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In our third and final installment (see: part one & part two), let’s take a look at some high-level use cases for Linux containers as well as finally (finally) defending what I like to call “pet” containers. From a general perspective, we see three repeated high-level use cases for containerizing applications:

  1. The fully orchestrated, multi-container application as you would create in OpenShift via the Red Hat Container Development Kit;
  2. Loosely orchestrated containers that don't use advanced features like application templates and Kubernetes; and
  3. Pet containers.


  • Full OpenShift application model
  • Container build service
  • Multi-container
  • Kubernetes / OpenShift
  • CloudForms management engine
  • Atomic App transport
  • Ansible used against higher-level APIs
  • Service containers, drivers, host-components
  • Typical entry point for users new to containers
  • Container build service
  • One or multi-container
  • No Kubernetes
  • Docker Compose, Ansible
  • Atomic tool
  • Ansible used against lower-level APIs
  • Environment boot-strapped by container
  • Run YUM, NPM, etc. inside container instance (NOT pre-built in build service)
  • Ansible inside container(similar to VM use case)


While the best approach to take may be a fully orchestrated one, 10 years of virtualization experience (read: of trial-and-error) teach us that many IT teams will implement a combination of all three. Note that this isn’t a bad thing: the truth is that the model enabled by the Docker project has significant advantages for users, even if you don't use the aggregate packaging part.

A key feature of Linux containers is to provide namespace isolation, enabling you to run content from different generations moving at different speeds without interference in the binary runtime. From Red Hat’s perspective, the goal was (and still is) to use this as a path for structuring the Red Hat Enterprise Linux userspace and addressing the cost of migrating whole software stacks, a drive that started during the inception of the now-venerable Red Hat Enterprise Linux 5.

It is important to note, however, that this isolation does not replace component level packaging - we still create RPMs to build into the container image, although it's now easier to mix this with native upstream packages such as Ruby Gems or NPMs. So what the Docker project does is remove the single dependency on RPM - suddenly, it is viable to use native package formats where applicable or even copy-in files, if you are using it as binary packaging at the stack level.

Consider this from a historic point of view: the basic idea for Red Hat’s Linux container work started as "why can't we run Red Hat Enterprise Linux 3 code in a chroot on Red Hat Enterprise Linux 5 instead of doing this crazy kernel backport?” The answer from engineering back then was "wait until we have namespaces". The emergence of early virtualization helped manage this pain for some time, but people now find that with the growing complexity of the userspace stack, virtualization-only solutions can be rather untenable.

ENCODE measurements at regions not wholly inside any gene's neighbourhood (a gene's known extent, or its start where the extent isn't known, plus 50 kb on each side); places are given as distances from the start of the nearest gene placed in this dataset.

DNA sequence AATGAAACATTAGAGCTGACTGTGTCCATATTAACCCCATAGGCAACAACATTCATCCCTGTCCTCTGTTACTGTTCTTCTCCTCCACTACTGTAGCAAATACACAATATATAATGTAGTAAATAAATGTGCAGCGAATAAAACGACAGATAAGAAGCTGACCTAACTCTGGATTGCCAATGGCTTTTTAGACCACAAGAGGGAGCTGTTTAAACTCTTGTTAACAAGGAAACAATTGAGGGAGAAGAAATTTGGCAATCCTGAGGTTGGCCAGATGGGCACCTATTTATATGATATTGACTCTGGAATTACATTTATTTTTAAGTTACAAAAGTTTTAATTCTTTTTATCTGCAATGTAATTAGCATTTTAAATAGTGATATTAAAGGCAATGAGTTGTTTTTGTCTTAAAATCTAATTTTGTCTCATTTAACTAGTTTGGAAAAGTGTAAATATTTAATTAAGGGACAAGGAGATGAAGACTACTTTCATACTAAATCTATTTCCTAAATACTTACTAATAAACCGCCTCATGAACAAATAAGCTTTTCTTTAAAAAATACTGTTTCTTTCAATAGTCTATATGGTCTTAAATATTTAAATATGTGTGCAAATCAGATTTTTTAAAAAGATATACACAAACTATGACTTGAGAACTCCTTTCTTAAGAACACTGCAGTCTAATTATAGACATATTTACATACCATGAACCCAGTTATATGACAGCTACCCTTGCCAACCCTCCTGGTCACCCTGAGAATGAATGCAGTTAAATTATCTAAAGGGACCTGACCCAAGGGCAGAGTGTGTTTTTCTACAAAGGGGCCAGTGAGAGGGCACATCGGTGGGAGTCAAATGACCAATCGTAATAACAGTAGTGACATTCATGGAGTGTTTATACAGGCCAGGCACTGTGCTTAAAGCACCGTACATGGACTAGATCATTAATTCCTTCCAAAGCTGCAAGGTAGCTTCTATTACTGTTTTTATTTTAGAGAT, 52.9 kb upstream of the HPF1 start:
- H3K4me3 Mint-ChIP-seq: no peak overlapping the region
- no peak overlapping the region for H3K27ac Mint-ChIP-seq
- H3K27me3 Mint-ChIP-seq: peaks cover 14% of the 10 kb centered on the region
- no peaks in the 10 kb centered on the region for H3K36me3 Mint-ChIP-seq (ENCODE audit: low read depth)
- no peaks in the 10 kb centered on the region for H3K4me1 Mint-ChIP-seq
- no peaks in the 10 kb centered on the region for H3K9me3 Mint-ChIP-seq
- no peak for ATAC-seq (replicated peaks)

For example, if I want to backup my Red Hat Enterprise Linux 6 instance on KVM, I have to have a Red Hat Enterprise Linux 6 version of my backup-agent. If I want my Unison sync between my Fedora laptop and my Red Hat Enterprise Linux 6 server to work after OCAML changed the serialization format, creating a compatibility dependency on the compiler version used, I have to somehow get a whole library stack mixed between the two operating systems which, in practical terms, is impossible. With a container, either as a hybrid (desktop is not containerized, but Unison is running on a Red Hat Enterprise Linux 6 containers) or fully containerized, these issues can be solved, reducing them to kernel syscall, filesystem layout and sometimes API dependencies.

In many cases, these will be “pet containers” - instances where the respective docker image is simply used as a way to bootstrap an environment and then treat it like a traditional deployment, running yum (or dnf) inside. That is a totally valid use case, with only a minimal threshold between using a pet container and building a container with a build service. There is work to do to actually enable this model, but the difference between pets and using build is quite small, unless you expect to directly operate on the host - which involves a path change (chroot /host).

So why defend the pet container if the other models are actually “better” use cases for container deployments? It’s all about easing barriers to adoption - deploying via a build service, while not particularly taxing, doesn’t necessarily mesh with the workflows of existing enterprises, including Red Hat customers. By embracing the concept of pet containers, we can better enable our customers to move existing applications into containers, effectively providing a Red Hat Enterprise Linux 6 userspace environment on Red Hat Enterprise Linux 7. This can drive adoption without forcing wholesale operational change - a key motivator in encouraging innovation at the customer level and, hopefully, the enterprise IT world at large.

To try this, the no-cost Red Hat Developer Subscription and the Red Hat Container Development Kit are excellent entry points.  Questions or feedback?  Reach out using the comments section (below).

About the author

Daniel Riek is responsible for driving the technology strategy and facilitating the adoption of Analytics, Machine Learning, and Artificial Intelligence across Red Hat. Focus areas are OpenShift / Kubernetes as a platform for AI, application of AI development and quality process, AI enhanced Operations, enablement for Intelligent Apps.

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